Advertisement

Children Activity Descriptions from Visual and Textual Associations

  • Somnuk Phon-AmnuaisukEmail author
  • Ken T. Murata
  • Praphan Pavarangkoon
  • Takamichi Mizuhara
  • Shiqah Hadi
Conference paper
Part of the Lecture Notes in Computer Science book series (LNCS, volume 11909)

Abstract

Augmented visual monitoring devices with the ability to describe children’s activities, i.e., whether they are asleep, awake, crawling or climbing, open up possibilities for various applications in promoting safety and well being amongst children. We explore children’s activity description based on an encoder-decoder framework. The correlations between semantic of the image and its textual description are captured using convolution neural network (CNN) and recurrent neural network (RNN). Encoding semantic information as activation patterns of CNN and decoding textual description using probabilistic language model based on RNN can produce relevant descriptions but often suffer from lack of precision. This is because a probabilistic model generates descriptions based on the frequency of words conditioned by contexts. In this work, we explore the effects of adding contexts such as domain specific images and adding pose information to the encoder-decoder models.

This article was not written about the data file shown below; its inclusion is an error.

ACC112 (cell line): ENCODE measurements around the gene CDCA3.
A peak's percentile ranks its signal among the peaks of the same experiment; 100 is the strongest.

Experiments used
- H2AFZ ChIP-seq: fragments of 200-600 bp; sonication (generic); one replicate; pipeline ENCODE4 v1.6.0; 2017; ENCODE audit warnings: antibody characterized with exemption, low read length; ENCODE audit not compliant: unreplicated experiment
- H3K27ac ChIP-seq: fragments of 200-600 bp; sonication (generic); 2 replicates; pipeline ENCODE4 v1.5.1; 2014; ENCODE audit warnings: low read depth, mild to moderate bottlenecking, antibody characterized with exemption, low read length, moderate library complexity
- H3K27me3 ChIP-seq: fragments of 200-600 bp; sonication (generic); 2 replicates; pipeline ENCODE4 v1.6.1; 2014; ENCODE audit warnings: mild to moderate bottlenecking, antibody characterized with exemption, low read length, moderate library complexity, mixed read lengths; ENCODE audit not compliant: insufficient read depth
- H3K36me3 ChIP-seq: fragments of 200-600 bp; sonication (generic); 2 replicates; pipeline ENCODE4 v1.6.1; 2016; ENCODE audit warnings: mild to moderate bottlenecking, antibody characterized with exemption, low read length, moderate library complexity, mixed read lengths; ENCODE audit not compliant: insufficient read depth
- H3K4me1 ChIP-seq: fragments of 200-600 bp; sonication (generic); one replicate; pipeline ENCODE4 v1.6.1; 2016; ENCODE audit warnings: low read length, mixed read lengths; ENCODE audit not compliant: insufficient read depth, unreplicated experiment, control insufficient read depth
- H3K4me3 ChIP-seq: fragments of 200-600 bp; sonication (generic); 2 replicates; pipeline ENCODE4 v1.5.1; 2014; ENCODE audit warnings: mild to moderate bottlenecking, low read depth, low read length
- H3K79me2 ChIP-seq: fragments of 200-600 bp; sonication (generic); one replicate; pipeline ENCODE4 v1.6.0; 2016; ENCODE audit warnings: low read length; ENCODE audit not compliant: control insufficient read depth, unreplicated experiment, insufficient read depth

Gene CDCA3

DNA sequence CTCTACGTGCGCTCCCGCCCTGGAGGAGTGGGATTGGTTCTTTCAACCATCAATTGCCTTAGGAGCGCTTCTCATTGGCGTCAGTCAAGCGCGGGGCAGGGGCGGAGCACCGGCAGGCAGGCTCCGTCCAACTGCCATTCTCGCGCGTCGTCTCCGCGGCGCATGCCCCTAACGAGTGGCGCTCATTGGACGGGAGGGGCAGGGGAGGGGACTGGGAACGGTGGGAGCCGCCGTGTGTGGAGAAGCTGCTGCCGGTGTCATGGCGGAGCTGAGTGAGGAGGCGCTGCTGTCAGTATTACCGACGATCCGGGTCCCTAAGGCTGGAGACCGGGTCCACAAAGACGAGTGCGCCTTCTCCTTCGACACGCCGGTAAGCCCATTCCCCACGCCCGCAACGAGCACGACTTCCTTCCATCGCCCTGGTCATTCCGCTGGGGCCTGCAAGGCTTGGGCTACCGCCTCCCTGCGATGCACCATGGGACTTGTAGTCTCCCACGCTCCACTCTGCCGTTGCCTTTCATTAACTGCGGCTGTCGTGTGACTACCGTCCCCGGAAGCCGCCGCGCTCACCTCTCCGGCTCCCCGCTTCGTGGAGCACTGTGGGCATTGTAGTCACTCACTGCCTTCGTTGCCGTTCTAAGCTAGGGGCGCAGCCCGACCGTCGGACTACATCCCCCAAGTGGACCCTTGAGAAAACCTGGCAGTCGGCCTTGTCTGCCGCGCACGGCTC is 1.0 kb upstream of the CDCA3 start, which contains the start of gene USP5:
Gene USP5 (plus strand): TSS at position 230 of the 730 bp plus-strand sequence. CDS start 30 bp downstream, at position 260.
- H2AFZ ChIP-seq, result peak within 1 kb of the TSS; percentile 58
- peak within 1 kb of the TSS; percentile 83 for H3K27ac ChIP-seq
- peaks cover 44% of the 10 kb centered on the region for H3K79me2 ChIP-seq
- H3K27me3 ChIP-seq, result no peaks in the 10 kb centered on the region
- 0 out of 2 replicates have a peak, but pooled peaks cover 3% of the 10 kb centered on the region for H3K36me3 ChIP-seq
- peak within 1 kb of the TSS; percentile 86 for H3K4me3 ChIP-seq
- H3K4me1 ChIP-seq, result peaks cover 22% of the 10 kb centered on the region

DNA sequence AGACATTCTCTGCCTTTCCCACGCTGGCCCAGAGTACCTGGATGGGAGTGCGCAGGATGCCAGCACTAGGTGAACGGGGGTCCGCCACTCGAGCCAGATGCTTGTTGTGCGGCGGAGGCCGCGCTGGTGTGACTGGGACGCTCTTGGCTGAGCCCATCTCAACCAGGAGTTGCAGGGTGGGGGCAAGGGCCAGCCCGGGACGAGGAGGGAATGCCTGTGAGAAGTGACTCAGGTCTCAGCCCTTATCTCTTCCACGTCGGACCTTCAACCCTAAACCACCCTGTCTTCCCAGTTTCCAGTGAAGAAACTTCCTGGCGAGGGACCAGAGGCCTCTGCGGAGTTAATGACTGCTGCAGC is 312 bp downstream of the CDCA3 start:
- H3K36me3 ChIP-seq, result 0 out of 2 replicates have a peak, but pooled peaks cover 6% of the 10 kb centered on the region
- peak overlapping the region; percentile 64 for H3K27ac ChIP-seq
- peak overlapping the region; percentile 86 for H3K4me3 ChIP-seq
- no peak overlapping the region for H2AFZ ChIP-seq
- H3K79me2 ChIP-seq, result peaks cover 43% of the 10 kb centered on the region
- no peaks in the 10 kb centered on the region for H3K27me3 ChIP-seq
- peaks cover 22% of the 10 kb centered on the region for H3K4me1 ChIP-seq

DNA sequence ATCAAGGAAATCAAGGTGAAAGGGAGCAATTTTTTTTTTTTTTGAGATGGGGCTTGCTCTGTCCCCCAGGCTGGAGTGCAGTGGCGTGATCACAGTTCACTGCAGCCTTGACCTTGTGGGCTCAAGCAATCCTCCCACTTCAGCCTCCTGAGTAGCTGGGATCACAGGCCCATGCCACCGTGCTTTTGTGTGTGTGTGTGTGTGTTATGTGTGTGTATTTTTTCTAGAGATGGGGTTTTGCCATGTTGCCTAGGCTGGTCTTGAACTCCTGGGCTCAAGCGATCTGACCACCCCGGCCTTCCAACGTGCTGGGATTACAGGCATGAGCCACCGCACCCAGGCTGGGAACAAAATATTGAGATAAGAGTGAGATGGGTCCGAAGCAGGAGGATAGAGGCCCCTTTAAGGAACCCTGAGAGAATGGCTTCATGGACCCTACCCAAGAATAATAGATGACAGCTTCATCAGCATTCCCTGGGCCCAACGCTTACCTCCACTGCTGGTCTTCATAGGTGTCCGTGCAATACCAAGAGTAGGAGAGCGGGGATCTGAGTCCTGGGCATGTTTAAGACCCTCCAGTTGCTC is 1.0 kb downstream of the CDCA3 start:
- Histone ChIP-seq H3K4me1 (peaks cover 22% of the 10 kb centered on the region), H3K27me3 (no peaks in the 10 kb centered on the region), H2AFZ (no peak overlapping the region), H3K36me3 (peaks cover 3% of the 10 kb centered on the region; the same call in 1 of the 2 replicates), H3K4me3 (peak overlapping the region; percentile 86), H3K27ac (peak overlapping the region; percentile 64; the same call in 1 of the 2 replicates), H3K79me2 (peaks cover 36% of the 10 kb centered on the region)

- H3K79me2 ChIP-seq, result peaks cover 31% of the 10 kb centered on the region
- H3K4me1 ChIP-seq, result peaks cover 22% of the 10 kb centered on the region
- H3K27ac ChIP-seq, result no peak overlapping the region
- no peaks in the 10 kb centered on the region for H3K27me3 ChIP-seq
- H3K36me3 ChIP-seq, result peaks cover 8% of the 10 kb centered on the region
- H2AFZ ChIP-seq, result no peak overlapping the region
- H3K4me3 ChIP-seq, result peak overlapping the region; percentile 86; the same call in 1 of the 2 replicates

Notes

Acknowledgments

This publication is the output of the ASEAN IVO http://www.nict.go.jp/en/asean_ivo/index.html project titled Event Analysis: Applications of computer vision and AI in smart tourism industry and financially supported by NICT (http://www.nict.go.jp/en/index.html). We wish to thank Centre for Innovative Engineering (CIE), Universiti Teknologi Brunei for their partial financial support given to this research. We would also like to thank anonymous reviewers for their constructive comments and suggestions.

References

  1. 1.
    Phon-Amnuaisuk, S., Murata, K.T., Pavarangkoon, P., Mizuhara, T., Yamamoto, K., Mizuhara, T.: Exploring the applications of faster R-CNN and single-shot multi-box detection in a smart nursery domain. arXiv:1808.08675 (2018)
  2. 2.
    Kojima, A., Tamura, T., Fukunaga, K.: Natural language description of human activities from video images based on concept hierarchical of actions. Int. J. Comput. Vision 50(2), 171–184 (2002)CrossRefGoogle Scholar